I get threatened pretty often, and you can draw your own conclusions as to why. But the run of the mill, Hey baby, sleazy-guy-on-the-street harassment? It hardly ever comes up.

There could be many explanations for this, the most likely being that I radiate some repulsive quality which prevents men from harassing me. That’s a mildly dispiriting thought, but actually if you think about it more like a superpower, it seems pretty cool. The trouble is that if I can’t identify this quality, I can’t recommend it to anyone else. My co-workers have assured me it’s not a smell, so I can at least rule that out. But that still leaves an awful lot of possibilities.

Have I perfected the art of icy indifference? Have I stumbled upon some combination of dress, gait, and mannerism that renders me invisible to harassers? It feels that way sometimes; still, I know they can see me, because I make a habit of looking people in the eye, noticing them, wherever I go. It’s a way of practicing situational awareness. And I know most women don’t do it, but is it really that unusual? Does all that direct eye contact lead men to think I’m insane?

Actually, the more I think about that scenario, the more plausible it seems.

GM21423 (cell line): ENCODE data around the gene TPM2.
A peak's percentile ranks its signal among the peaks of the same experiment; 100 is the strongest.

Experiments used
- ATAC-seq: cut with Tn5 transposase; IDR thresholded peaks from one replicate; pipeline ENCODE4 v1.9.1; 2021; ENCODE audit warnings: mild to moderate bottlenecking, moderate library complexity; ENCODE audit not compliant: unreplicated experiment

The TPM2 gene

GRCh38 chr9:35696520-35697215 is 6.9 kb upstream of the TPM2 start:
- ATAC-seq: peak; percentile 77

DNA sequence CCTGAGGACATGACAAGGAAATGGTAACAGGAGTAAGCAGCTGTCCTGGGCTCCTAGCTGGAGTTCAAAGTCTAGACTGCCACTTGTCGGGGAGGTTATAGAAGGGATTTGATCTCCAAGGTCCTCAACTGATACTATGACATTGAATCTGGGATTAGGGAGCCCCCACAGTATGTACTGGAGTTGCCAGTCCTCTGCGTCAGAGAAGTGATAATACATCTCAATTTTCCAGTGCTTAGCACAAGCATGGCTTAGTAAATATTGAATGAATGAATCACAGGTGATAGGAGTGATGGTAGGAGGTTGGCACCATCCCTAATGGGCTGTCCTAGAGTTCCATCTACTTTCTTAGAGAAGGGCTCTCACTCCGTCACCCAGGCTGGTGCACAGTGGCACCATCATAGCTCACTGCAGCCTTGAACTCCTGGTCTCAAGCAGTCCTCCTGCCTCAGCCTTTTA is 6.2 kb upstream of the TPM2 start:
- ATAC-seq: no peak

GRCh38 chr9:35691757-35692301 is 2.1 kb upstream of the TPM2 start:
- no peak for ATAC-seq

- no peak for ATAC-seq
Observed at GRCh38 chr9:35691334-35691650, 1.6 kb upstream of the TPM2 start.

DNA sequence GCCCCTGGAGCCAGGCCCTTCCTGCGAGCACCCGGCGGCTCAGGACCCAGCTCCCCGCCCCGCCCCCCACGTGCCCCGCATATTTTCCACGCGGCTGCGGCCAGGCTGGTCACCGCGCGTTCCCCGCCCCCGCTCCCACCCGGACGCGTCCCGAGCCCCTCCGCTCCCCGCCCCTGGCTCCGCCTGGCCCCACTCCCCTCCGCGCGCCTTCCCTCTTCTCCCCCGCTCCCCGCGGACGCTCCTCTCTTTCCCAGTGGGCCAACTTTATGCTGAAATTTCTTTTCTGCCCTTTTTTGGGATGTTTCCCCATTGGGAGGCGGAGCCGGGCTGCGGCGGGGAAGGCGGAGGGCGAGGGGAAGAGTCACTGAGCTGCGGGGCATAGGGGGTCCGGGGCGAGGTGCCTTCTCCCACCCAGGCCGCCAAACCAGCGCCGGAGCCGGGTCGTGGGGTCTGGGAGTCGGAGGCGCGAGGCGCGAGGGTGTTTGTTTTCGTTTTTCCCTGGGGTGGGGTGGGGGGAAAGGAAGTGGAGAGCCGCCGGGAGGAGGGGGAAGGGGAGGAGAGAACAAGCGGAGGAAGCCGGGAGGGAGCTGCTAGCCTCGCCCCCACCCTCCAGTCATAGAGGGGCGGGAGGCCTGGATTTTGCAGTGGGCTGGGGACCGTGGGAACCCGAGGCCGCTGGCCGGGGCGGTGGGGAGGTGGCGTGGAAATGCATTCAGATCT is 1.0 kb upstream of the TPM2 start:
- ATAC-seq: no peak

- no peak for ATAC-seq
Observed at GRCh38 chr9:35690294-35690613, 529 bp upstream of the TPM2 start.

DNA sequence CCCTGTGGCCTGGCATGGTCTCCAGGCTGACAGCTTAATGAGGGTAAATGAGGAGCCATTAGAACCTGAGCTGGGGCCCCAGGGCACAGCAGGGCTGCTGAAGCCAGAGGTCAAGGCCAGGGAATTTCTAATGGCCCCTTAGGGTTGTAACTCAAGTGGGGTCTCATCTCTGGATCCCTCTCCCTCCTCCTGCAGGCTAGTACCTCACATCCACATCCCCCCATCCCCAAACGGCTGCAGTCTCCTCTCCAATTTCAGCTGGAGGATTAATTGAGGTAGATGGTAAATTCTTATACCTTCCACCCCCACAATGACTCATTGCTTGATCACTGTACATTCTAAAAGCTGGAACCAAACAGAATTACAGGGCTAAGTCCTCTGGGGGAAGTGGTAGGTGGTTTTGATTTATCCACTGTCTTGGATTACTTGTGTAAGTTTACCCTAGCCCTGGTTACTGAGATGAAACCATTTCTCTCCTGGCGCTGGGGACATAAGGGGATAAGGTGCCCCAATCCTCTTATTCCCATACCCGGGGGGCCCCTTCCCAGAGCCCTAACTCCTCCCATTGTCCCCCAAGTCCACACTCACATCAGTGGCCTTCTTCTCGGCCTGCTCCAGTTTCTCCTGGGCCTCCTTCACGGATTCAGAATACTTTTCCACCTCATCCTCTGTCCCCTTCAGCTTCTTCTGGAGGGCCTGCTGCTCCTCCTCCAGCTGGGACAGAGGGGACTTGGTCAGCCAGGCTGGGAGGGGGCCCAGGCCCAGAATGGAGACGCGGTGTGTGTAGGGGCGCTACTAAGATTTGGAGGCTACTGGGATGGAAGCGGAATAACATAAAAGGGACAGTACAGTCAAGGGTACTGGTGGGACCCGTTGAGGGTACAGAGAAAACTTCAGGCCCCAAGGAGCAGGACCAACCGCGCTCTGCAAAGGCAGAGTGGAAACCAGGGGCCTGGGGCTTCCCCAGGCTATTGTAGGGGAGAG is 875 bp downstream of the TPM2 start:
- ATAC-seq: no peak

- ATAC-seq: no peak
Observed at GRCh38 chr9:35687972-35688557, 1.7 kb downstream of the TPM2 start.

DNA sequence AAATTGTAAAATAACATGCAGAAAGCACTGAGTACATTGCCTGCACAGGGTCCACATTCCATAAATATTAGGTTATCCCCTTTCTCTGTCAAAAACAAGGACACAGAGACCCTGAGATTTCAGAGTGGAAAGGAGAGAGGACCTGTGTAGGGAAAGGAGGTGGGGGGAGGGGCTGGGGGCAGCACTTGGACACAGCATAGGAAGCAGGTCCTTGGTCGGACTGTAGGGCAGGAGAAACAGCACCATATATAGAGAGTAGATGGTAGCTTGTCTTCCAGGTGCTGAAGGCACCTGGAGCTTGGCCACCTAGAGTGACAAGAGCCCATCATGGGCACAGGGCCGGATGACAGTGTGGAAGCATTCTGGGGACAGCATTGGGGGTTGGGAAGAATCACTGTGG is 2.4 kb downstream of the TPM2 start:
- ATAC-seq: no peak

I’ve also considered the possibility that I am being harassed and just don’t realize it. I’ve always been bad about noticing when people lose weight or get haircuts. And I’m a terrible flirt, by which I mean I’m really, painfully bad at flirting. Any attempts I may have made at it, in my long-ago youth (and I’m not admitting anything here), would be charitably described as gruesome. I’m a woman much more often hit than hit on, and I like it that way. Perhaps, then, I’m so tone-deaf to expressions of romantic interest that I simply fail to notice anything short of a marriage proposal or cash offer.

Maybe it’s something else entirely. You could ask my husband; I’m not sure he knows the answer but he’d probably have a lot of other interesting things to say on the subject. Or hint at.